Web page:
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Is there a shorter notation for

Pairs of all items $\{ x, y, z \}^2$ without $\langle x,x \rangle$, $\langle y,y \rangle$, $\langle z,z \rangle$

i.e. given an arbitrary set of items, construct all possible pairs of those items excluding pairs which have the same item on the left and right side.

(I also don't know if the "power" notation is the general math notation for constructing tuples from set items, but this is the notation we use at university in computer-science-related courses. I figured this question is more on-topic here than at SO though.)

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3  
My guess is that you care about the order; otherwise, $\binom X2$, as defined in this MO post by Richard Stanley, would be great. –  Dylan Moreland Sep 3 '11 at 11:38
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You can try $X^2 \setminus \Delta(X)$. Here $\Delta$ is the diagonal. –  Yuval Filmus Sep 3 '11 at 11:40
    
I've seen $X^{(n)}$ used in various places for the set of $n$-tuples with pairwise distinct entries. But you'd need to say what it stands for anyway. –  t.b. Sep 3 '11 at 12:49
    
You could write it as the subset of the power set of $\{x, y, z\}$ containing cardinality 2 elements. This is, I think, the most concise if you're thinking of making long tuples of bigger sets, instead of just pairs or the single triple available. I dunno if there is a standard notation for power set where you care about the order of the elements within the elements, though... –  Arthur Sep 3 '11 at 14:50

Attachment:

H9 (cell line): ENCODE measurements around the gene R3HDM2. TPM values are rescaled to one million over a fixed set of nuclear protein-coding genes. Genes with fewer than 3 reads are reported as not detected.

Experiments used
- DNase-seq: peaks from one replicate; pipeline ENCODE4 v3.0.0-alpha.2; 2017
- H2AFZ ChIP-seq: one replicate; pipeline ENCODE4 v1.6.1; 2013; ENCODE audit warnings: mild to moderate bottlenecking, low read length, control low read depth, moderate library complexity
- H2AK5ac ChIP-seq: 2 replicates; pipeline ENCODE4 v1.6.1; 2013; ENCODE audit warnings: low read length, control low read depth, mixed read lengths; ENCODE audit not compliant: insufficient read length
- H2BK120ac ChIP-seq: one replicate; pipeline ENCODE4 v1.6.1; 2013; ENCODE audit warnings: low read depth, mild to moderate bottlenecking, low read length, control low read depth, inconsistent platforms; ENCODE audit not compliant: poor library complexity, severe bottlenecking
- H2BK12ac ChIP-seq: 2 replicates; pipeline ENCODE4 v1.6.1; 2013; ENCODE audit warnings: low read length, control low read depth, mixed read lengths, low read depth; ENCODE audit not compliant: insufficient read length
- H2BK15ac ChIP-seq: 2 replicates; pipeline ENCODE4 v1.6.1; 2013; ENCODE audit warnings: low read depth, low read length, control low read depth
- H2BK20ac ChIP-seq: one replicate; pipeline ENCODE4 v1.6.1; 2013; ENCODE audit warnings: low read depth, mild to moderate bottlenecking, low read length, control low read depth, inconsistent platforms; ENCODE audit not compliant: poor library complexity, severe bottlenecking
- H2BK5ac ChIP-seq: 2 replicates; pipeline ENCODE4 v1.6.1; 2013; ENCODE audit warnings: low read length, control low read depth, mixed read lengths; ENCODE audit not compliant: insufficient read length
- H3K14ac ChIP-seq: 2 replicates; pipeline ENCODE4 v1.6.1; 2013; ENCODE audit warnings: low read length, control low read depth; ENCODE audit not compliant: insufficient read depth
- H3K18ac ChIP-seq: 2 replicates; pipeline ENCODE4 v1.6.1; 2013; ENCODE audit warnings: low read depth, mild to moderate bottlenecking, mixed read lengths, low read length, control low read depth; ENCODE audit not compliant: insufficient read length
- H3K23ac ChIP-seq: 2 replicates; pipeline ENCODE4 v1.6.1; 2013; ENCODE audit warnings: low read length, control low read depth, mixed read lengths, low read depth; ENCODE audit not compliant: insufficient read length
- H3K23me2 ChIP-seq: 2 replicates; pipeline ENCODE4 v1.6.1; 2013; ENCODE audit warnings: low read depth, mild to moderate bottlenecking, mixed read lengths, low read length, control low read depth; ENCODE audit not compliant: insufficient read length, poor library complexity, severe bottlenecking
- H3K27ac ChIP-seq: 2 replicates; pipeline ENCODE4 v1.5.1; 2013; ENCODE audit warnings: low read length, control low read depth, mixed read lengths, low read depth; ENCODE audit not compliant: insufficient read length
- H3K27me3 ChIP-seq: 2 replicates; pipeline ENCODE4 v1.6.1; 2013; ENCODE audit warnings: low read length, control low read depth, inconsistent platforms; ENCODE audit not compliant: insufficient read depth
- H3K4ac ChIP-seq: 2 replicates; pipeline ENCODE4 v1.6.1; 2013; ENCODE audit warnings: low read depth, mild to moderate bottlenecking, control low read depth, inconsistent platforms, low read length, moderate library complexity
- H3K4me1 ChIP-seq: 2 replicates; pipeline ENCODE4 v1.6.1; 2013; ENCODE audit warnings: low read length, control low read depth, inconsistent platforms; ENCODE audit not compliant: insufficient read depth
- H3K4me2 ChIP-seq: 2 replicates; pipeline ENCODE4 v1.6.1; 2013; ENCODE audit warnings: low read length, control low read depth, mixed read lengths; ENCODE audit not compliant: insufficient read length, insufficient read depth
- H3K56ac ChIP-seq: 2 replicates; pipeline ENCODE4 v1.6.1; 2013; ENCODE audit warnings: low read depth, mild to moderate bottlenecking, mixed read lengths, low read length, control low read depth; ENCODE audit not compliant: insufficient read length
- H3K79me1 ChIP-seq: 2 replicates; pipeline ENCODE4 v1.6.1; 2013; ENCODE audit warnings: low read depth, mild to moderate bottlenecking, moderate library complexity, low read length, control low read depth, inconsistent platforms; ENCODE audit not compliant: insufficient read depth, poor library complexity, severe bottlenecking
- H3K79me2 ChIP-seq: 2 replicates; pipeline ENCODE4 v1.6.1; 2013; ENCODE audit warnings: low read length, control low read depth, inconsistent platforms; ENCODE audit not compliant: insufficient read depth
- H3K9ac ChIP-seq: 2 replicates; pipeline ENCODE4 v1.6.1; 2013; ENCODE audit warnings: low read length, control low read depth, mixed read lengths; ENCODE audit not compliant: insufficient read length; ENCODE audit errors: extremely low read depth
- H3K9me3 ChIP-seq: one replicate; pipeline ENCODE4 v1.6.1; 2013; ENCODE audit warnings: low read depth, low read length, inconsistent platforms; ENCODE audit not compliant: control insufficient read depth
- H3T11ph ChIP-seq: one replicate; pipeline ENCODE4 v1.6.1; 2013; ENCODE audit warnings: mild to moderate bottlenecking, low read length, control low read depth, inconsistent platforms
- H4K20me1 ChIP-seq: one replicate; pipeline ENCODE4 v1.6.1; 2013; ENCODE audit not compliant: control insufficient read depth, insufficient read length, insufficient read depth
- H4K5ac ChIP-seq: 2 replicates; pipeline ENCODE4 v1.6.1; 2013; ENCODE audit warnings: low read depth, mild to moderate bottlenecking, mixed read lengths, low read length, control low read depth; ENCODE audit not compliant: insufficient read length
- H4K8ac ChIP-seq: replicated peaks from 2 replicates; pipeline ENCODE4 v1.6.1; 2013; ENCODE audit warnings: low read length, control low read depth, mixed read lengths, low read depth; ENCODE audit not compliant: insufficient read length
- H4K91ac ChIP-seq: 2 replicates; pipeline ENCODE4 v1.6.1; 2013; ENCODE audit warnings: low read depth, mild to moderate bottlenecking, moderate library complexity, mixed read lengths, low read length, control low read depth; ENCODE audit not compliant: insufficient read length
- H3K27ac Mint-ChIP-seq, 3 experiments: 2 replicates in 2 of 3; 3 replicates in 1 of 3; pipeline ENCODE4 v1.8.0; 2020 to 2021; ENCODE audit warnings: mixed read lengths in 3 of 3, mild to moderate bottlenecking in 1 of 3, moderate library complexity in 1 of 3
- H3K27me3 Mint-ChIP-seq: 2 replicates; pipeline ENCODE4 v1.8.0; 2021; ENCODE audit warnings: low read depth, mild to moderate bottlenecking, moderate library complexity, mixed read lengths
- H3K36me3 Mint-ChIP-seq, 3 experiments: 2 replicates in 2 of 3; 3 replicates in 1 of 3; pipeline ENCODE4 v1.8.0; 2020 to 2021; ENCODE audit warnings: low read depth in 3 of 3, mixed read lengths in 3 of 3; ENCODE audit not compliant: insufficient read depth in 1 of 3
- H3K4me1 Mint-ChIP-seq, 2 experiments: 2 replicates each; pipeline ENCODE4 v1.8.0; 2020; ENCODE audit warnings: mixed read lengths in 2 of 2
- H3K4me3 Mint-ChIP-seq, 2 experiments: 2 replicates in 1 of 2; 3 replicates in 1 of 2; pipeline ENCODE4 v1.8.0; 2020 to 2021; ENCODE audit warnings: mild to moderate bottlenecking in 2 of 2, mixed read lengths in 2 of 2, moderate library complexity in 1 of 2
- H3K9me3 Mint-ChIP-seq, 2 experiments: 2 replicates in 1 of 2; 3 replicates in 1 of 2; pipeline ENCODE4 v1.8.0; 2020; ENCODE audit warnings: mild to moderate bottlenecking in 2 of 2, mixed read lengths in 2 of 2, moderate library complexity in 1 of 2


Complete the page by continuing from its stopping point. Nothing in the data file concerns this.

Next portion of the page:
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Hey Ellie! There is no special notation in mathematics known as "concise notation." Rather, the word "concise" is a very general adjective here that roughly means "expressing a lot of information in very few symbols," or "saying a lot with very little." People like notation that's concise because it's easy and looks nice. (You don't have enough reputation points to post a comment, so I'll flag a moderator to turn it into one for you. If you have any more questions feel free to try again here.) Hope that helps, –  anon Jan 27 '12 at 4:46

1 Answer 1

up vote 3 down vote accepted

I don't think you'll get much more concise than either your own proposal or $$\{\, \langle x,y \rangle \in A^2 \mid x \ne y \,\}$$ if you want to be understood without spending ink defining your notation first.

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It depends on the area. The notation $\binom{A}{2}$ is becoming standard in enumerative combinatorics (notwithstanding that it doesn't fit here). –  Yuval Filmus Sep 3 '11 at 12:08
    
By the same generalization, $A^{\underline{2}}$ or $(A)_2$ (both borrowed from notations for falling factorials) could work for this. They would certainly need an explicit definition in-text, though. –  Henning Makholm Sep 3 '11 at 19:27

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